Visitors a fortnight ago brought our faithful Millie a large bone. It was gnawed with delight for much of an evening before being deposited at the foot of the basement stairs. The next morning the bone was carried into the garden and disappeared.
With our absence from the house for eight nights, Millie reluctantly gave up her place in front of the stove and went to the kennels. Arriving back today, Millie gave us a disdainful look, as if removing a dog from her accustomed place was a matter for stern rebuke. Venturing out into the garden, she returned with her white paws and nose covered in mud, the remnants of the bone held tightly between her jaws. Had she spent her time away contemplating the bone? Had she determined that on her return the first thing she would do would be to bring it back from its hiding place?
Watching her lying contentedly before the glow from the stove, the bone between her paws, an odd reminiscence came to mind; a game played in primary school in Somerset some fifty years ago.
The farmer wants a wife was one of those games played while singing. A turning circle of children singing of the farmer wanting a wife, who was chosen from the circle. Then the wife wanting a child, who was added to the duo in the middle; and the child wanting a nurse, bringing the circled number to four; and the nurse, wanting a dog, by which time the number in the middle probably matched the number in the circle. Finally, the dog wanted a bone, and a further child was chosen. The entire company then surrounded the person who was the bone and sang, “we all pat the bone,” bringing our hands down with greater or lesser force.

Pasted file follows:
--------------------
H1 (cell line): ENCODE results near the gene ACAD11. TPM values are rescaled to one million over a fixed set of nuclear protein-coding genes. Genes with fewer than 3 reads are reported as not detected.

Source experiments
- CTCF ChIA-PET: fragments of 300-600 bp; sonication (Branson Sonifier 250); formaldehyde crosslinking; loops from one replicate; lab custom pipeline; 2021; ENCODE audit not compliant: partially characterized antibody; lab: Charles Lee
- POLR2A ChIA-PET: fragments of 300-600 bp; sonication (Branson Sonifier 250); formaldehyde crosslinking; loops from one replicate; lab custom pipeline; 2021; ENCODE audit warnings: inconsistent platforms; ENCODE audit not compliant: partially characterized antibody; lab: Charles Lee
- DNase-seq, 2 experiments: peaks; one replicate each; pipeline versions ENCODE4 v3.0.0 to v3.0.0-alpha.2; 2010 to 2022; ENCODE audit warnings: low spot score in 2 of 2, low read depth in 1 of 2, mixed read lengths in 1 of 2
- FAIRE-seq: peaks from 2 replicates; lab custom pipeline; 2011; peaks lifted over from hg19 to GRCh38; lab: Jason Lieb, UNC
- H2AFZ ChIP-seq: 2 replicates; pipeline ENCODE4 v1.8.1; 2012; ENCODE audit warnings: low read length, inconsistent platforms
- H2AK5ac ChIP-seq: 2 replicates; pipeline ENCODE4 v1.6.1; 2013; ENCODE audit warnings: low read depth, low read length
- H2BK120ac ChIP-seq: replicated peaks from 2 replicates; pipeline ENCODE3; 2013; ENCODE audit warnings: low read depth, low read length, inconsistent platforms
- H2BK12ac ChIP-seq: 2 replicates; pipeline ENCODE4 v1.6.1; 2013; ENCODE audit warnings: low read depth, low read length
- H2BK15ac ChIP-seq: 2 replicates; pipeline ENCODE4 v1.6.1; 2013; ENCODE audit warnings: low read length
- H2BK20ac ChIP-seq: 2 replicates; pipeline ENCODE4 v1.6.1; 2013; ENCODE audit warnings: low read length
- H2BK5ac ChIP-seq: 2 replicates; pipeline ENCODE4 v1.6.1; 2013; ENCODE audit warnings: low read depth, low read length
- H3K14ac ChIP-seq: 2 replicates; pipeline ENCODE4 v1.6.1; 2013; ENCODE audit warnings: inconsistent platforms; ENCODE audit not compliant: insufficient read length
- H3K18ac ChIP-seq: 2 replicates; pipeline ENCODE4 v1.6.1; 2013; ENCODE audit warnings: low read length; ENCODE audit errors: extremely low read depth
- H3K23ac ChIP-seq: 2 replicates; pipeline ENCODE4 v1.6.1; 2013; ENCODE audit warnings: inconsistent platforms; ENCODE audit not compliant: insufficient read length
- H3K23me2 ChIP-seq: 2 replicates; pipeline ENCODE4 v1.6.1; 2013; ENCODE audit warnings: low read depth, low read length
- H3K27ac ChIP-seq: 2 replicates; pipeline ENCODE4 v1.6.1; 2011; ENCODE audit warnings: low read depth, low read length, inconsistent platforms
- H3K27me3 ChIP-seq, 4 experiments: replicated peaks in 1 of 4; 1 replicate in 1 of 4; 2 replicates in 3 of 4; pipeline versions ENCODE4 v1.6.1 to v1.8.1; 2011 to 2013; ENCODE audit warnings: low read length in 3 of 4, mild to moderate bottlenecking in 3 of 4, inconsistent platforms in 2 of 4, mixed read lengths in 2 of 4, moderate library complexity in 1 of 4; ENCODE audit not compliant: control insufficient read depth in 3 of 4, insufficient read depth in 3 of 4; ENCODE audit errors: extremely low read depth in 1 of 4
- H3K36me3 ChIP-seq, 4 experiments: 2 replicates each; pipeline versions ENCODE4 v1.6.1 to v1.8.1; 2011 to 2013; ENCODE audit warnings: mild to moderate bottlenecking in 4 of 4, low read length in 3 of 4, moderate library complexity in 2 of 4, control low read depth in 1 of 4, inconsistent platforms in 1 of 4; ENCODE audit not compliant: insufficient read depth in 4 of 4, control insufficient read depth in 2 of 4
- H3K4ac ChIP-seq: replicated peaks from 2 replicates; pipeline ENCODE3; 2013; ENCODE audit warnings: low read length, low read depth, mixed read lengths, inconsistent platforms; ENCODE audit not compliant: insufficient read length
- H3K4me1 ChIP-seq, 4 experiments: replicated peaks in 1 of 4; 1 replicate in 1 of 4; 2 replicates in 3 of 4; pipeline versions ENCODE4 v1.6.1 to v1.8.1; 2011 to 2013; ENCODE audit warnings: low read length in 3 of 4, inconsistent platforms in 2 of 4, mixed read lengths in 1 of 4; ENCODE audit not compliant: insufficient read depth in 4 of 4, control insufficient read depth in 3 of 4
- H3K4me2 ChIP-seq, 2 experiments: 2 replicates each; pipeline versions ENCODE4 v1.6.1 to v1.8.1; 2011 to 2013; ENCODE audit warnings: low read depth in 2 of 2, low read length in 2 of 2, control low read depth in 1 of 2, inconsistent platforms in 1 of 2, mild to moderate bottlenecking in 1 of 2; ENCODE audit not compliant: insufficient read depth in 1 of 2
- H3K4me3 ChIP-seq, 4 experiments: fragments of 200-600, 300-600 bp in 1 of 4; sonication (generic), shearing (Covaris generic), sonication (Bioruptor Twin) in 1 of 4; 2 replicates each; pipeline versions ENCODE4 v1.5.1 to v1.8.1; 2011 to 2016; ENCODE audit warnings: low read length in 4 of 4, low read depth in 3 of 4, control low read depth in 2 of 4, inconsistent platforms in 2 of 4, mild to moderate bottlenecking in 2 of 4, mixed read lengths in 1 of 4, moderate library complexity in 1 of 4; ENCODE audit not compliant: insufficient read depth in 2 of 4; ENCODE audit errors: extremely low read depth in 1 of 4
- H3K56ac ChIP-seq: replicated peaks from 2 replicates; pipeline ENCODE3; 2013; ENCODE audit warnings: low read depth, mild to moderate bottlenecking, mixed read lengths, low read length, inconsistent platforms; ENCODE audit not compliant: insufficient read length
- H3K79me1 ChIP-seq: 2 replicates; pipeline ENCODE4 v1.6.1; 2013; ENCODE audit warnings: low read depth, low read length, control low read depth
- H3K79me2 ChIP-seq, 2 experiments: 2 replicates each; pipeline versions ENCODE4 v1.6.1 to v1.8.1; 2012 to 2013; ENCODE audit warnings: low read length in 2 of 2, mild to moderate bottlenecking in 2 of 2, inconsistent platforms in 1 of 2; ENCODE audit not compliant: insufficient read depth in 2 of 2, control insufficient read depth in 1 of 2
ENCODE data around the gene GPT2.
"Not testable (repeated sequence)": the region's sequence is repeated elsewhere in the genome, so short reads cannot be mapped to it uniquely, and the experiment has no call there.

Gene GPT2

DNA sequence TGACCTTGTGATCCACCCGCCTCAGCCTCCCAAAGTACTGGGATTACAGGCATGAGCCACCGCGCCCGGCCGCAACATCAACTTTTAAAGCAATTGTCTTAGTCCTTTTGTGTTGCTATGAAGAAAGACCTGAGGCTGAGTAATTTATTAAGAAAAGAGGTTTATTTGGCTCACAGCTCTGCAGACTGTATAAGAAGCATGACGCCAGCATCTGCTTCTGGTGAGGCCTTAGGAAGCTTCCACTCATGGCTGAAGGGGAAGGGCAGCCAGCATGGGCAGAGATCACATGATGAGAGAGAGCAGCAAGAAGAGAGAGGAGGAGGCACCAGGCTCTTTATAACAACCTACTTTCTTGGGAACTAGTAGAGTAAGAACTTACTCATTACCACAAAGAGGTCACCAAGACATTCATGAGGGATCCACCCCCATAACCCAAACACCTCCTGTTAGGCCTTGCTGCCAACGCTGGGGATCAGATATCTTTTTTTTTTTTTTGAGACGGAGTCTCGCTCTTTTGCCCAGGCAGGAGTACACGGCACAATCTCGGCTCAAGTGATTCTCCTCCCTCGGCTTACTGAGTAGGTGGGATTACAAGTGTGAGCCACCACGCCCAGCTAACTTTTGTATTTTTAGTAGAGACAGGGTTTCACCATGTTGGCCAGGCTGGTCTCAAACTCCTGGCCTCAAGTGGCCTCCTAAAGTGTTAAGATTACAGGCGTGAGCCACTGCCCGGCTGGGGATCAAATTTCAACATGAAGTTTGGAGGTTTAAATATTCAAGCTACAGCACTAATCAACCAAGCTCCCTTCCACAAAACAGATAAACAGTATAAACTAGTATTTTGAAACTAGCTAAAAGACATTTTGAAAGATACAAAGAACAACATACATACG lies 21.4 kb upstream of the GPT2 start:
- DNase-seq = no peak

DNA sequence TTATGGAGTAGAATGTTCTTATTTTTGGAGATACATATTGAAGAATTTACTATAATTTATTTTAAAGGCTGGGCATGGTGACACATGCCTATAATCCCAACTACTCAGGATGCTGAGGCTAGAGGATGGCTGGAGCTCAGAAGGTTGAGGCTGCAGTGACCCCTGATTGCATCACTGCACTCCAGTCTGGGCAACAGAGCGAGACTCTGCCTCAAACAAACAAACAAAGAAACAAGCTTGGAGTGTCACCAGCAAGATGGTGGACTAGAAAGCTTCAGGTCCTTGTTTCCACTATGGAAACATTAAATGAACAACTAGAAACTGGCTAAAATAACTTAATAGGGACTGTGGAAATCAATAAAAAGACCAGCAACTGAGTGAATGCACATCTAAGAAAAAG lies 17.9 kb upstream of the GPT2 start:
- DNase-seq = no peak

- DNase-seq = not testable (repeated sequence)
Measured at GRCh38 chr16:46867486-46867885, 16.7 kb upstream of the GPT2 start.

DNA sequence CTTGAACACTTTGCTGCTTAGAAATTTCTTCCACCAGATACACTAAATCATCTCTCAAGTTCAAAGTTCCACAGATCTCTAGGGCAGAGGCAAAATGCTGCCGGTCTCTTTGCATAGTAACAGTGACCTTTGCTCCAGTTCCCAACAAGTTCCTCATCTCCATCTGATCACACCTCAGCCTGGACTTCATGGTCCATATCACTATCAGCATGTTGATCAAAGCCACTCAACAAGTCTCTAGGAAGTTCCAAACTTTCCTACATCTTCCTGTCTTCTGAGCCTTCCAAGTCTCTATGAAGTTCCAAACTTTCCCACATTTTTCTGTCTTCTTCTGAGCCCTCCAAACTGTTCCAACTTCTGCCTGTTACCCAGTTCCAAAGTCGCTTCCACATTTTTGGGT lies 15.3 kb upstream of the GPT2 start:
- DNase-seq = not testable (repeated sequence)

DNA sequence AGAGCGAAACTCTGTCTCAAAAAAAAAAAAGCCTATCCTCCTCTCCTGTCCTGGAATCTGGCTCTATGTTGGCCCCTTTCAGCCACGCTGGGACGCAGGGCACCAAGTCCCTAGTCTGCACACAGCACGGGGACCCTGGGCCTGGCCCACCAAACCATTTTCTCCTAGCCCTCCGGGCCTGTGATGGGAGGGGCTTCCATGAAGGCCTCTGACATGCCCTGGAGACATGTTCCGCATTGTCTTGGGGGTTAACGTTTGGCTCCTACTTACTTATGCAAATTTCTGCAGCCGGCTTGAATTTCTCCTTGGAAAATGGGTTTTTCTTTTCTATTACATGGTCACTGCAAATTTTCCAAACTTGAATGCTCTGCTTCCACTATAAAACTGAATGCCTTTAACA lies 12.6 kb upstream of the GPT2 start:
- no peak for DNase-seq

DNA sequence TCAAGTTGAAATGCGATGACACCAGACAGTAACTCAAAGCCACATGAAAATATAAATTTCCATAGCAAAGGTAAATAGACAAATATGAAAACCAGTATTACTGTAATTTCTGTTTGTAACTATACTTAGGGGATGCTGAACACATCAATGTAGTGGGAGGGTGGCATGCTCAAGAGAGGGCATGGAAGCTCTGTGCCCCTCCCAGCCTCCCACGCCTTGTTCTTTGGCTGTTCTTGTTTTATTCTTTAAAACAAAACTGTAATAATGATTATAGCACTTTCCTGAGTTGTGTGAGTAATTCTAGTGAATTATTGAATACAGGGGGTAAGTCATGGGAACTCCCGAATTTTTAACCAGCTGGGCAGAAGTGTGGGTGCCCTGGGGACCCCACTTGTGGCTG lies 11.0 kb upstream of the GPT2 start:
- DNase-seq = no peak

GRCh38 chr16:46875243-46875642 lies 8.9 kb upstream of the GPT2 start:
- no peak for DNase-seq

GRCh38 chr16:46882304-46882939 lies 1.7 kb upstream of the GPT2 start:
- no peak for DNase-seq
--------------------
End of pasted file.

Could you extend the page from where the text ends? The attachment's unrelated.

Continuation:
Information on the background of the song is sparse. It seems it dates from Germany in the early-Nineteenth Century, from whence it travelled to North America. How the song came to the little English village of High Ham and came to be sung in the primary school will probably remain forever a mystery. Perhaps it was in a book; perhaps it was included in the training of our teachers, who would have attended college in the 1930s; perhaps it just arrived by chance.
What I had really wanted to know was the significance of the poor bone which received all the patting; did the song have some long lost pagan origins?
Millie chews contentedly, offering no opinion on the subject.